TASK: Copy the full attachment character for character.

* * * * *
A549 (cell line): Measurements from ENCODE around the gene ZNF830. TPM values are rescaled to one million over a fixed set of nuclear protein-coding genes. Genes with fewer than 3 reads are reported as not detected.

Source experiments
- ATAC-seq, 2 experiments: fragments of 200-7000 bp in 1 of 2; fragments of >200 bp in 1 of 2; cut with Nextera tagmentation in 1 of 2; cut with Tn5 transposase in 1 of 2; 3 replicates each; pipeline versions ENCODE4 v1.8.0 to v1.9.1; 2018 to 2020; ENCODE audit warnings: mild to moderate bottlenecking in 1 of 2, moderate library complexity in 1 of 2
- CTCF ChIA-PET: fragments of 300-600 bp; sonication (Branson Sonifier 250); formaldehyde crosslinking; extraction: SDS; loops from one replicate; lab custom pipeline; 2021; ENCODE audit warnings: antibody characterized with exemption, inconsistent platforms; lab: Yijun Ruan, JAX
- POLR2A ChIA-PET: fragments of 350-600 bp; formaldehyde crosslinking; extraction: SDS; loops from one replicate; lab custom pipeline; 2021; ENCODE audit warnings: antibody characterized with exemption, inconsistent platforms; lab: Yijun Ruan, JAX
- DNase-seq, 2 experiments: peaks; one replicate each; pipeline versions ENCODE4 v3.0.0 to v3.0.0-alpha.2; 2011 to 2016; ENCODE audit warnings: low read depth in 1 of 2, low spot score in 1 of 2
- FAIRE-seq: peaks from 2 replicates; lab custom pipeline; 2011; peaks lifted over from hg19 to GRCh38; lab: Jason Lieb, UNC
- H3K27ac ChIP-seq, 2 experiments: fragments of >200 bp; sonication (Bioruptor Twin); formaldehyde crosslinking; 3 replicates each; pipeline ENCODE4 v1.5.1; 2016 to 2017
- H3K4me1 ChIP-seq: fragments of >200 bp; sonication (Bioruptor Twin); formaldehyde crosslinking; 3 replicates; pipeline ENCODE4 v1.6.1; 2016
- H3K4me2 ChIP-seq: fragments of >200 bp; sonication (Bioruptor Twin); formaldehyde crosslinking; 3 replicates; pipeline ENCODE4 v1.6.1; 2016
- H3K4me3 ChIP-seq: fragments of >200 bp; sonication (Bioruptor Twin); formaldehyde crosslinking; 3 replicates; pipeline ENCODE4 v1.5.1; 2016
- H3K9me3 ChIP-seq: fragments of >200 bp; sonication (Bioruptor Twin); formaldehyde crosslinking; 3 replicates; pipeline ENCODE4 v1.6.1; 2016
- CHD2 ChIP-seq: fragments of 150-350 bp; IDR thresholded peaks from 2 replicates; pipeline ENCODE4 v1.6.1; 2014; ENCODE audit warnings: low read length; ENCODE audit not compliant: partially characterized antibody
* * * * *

A549 (cell line): Measurements from ENCODE around the gene ZNF830. TPM values are rescaled to one million over a fixed set of nuclear protein-coding genes. Genes with fewer than 3 reads are reported as not detected.

Source experiments
- ATAC-seq, 2 experiments: fragments of 200-7000 bp in 1 of 2; fragments of >200 bp in 1 of 2; cut with Nextera tagmentation in 1 of 2; cut with Tn5 transposase in 1 of 2; 3 replicates each; pipeline versions ENCODE4 v1.8.0 to v1.9.1; 2018 to 2020; ENCODE audit warnings: mild to moderate bottlenecking in 1 of 2, moderate library complexity in 1 of 2
- CTCF ChIA-PET: fragments of 300-600 bp; sonication (Branson Sonifier 250); formaldehyde crosslinking; extraction: SDS; loops from one replicate; lab custom pipeline; 2021; ENCODE audit warnings: antibody characterized with exemption, inconsistent platforms; lab: Yijun Ruan, JAX
- POLR2A ChIA-PET: fragments of 350-600 bp; formaldehyde crosslinking; extraction: SDS; loops from one replicate; lab custom pipeline; 2021; ENCODE audit warnings: antibody characterized with exemption, inconsistent platforms; lab: Yijun Ruan, JAX
- DNase-seq, 2 experiments: peaks; one replicate each; pipeline versions ENCODE4 v3.0.0 to v3.0.0-alpha.2; 2011 to 2016; ENCODE audit warnings: low read depth in 1 of 2, low spot score in 1 of 2
- FAIRE-seq: peaks from 2 replicates; lab custom pipeline; 2011; peaks lifted over from hg19 to GRCh38; lab: Jason Lieb, UNC
- H3K27ac ChIP-seq, 2 experiments: fragments of >200 bp; sonication (Bioruptor Twin); formaldehyde crosslinking; 3 replicates each; pipeline ENCODE4 v1.5.1; 2016 to 2017
- H3K4me1 ChIP-seq: fragments of >200 bp; sonication (Bioruptor Twin); formaldehyde crosslinking; 3 replicates; pipeline ENCODE4 v1.6.1; 2016
- H3K4me2 ChIP-seq: fragments of >200 bp; sonication (Bioruptor Twin); formaldehyde crosslinking; 3 replicates; pipeline ENCODE4 v1.6.1; 2016
- H3K4me3 ChIP-seq: fragments of >200 bp; sonication (Bioruptor Twin); formaldehyde crosslinking; 3 replicates; pipeline ENCODE4 v1.5.1; 2016
- H3K9me3 ChIP-seq: fragments of >200 bp; sonication (Bioruptor Twin); formaldehyde crosslinking; 3 replicates; pipeline ENCODE4 v1.6.1; 2016
- CHD2 ChIP-seq: fragments of 150-350 bp; IDR thresholded peaks from 2 replicates; pipeline ENCODE4 v1.6.1; 2014; ENCODE audit warnings: low read length; ENCODE audit not compliant: partially characterized antibody